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Patricia Townsend v. New York State Department of Corrections and Community Supervision

September 28, 2012


The opinion of the court was delivered by: Charles J. Siragusa United States District Judge



This is an action alleging discrimination and retaliation in violation of Title VII of the Civil Rights Act of 1964 ("Title VII), as amended, 42 U.S.C. § 2000e et seq., and 42 U.S.C. § 1983 ("Section 1983"). Now before the Court is Defendant's Motion for Summary Judgment (Docket No. [#21]). The application is granted in part and denied in part.


Unless otherwise noted, the following are the facts of this case, viewed in the light most-favorable to Plaintiff. At all relevant times Plaintiff worked for the New York State Department of Corrections and Community Supervision (DOCCS) as an Education Supervisor. Plaintiff's duties included assessing inmates' education levels and assigning them to particular classes, administering GED exams, supervising teachers and making quarterly reports about the Education Department.

In or about 2003, Plaintiff was assigned to work at Orleans Correctional Facility. At various times at Orleans, Plaintiff was also designated as Acting Deputy Superintendent for Programs, to act in the Deputy Superintendent's absence. Defendant David Unger was the Superintendent of Orleans for approximately three and one-half years, between 2004 and 2007. During the first year or so of Unger's tenure at Orleans, until 2005, William Smith was Deputy Superintendent for Programs, in which capacity he was responsible for overseeing the Education Department. Smith was therefore Plaintiff's immediate supervisor, and he and Plaintiff occasionally socialized outside of work, along with their respective spouses. According to Smith, Unger incorrectly believed that Plaintiff was romantically interested in Smith, and he asked Smith, "[W]hy is Pat interested in you? You're ten years older than me . . . I could do more for her than you." Smith Aff. ¶ 3. Plaintiff alleges that Unger "constantly" told her that he wanted a romantic relationship with her, but she "politely declined his advances." Pl. Stmt. of Additional Facts ¶ 6.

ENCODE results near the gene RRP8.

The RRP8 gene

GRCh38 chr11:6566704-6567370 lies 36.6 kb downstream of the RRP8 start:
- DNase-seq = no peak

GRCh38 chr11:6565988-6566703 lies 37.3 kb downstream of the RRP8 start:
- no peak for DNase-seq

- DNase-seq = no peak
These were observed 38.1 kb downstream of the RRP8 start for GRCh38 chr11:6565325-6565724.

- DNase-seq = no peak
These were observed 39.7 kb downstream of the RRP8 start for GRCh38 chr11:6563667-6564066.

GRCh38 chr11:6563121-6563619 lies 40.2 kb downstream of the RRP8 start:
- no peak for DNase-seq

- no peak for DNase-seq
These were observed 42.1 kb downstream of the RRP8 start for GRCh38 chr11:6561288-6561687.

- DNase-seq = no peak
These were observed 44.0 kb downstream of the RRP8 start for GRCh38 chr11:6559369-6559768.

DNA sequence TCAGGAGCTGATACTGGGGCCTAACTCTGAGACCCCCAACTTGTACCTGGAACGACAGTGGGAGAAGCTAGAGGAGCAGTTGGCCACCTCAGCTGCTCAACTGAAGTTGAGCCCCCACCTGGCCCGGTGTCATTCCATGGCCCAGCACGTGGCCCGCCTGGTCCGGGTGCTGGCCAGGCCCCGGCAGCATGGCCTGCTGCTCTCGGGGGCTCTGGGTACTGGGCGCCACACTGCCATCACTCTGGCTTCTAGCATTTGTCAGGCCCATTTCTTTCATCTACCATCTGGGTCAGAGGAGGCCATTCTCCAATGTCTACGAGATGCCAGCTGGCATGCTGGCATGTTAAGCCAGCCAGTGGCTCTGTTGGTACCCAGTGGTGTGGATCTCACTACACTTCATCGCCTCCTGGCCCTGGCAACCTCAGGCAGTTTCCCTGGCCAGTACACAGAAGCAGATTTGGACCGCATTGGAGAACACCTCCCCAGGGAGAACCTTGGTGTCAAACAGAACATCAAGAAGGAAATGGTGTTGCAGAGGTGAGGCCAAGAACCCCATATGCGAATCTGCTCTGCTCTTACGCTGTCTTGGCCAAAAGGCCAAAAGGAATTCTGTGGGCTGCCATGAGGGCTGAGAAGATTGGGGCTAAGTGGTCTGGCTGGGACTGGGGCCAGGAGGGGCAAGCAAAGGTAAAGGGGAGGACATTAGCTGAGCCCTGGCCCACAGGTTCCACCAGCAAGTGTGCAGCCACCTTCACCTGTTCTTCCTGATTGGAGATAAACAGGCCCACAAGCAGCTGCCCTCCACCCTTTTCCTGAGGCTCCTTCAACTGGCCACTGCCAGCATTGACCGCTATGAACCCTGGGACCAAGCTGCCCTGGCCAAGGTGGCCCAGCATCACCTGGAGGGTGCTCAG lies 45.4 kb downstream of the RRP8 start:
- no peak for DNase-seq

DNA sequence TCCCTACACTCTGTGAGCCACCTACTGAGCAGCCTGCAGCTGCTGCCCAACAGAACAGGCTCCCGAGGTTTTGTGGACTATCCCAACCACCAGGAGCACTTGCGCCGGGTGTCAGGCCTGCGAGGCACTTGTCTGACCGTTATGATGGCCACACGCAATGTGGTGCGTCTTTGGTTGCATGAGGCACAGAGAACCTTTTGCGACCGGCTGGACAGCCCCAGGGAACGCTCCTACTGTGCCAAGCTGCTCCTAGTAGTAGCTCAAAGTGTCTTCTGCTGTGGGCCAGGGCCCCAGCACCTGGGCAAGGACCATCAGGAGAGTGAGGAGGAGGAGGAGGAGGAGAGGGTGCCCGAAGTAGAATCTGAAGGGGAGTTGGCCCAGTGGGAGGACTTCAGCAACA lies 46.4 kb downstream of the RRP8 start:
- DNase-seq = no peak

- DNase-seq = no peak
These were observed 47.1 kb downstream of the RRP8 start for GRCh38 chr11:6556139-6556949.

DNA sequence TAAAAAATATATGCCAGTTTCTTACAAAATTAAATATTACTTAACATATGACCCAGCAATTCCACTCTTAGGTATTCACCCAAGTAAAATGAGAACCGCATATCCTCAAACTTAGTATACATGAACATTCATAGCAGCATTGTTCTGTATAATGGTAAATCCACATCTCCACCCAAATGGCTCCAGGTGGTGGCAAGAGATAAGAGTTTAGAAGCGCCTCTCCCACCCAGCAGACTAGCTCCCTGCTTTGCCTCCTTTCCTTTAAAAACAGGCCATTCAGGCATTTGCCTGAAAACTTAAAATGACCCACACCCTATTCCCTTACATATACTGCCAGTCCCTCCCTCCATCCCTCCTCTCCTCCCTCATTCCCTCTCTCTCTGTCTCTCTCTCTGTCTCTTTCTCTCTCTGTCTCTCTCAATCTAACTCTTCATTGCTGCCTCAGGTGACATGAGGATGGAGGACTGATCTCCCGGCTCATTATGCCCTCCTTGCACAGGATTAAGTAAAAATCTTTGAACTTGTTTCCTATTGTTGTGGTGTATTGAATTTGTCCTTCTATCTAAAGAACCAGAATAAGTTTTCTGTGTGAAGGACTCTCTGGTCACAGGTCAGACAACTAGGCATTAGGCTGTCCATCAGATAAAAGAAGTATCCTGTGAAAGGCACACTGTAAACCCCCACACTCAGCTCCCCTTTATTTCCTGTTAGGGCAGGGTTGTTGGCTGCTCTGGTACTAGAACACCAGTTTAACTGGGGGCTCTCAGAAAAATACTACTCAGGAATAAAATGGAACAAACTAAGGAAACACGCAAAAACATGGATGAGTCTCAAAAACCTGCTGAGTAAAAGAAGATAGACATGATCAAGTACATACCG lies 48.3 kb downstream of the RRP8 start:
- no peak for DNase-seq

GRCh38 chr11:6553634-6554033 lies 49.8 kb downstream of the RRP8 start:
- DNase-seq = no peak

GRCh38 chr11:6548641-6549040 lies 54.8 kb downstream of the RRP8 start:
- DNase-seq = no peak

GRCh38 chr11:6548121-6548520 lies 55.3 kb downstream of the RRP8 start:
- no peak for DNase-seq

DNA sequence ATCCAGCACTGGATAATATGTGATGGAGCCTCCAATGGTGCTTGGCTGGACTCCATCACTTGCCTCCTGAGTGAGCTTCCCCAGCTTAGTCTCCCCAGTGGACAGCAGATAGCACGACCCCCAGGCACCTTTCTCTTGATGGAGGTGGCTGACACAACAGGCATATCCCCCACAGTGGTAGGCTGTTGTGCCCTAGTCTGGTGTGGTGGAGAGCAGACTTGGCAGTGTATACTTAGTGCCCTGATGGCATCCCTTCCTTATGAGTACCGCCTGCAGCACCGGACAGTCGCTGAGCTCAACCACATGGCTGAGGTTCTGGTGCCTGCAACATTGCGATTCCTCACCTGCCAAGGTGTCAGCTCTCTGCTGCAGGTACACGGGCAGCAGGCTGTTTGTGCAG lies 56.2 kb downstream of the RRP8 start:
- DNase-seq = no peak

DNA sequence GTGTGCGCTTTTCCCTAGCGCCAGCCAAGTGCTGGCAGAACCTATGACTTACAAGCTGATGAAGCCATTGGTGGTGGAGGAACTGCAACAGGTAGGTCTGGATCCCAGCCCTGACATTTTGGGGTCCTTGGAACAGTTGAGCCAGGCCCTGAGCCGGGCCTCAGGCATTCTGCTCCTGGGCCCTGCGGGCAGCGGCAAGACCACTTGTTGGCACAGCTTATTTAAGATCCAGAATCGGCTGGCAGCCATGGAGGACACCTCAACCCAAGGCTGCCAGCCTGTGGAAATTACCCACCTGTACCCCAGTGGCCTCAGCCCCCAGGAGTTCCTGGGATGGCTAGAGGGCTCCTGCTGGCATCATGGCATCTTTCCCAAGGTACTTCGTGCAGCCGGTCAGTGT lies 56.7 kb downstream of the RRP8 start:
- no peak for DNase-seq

After this rejection, Plaintiff maintains, Unger began to treat her differently. Specifically, she maintains that Unger took the following actions against her: 1) he spread false rumors that she "was engaged in an illicit sexual affair;" 2) he told her not to have lunch with any male co-worker, Pl. Stmt. of Additional Facts at ¶ ¶ 7 & 9; 3) he yelled at her for having lunch with Smith; 4) he told her that under the collective bargaining agreement, she was only entitled to a twenty-minute lunch in her work area, but did not raise that issue with male employees who left the facility for lunch; 5) he falsely accused her of falsifying her time records;*fn1 6) he told her that "people around the state" were talking about her negatively; 7) he told her that she could not go on rounds at the prison with anyone but him, and more specifically, that she could not go on rounds with Smith; and 8) after an inmate wrote a letter threatening to sexually assault her, he banned her from using her office inside the secure prisoner area,*fn2 and assigned her to an office in the facility's administrative building, away from the classrooms, teachers and inmates, where she was unable to perform her teaching and supervisory duties, for a period of four months, during which an investigation was purportedly being conducted, and during which he did not communicate with her.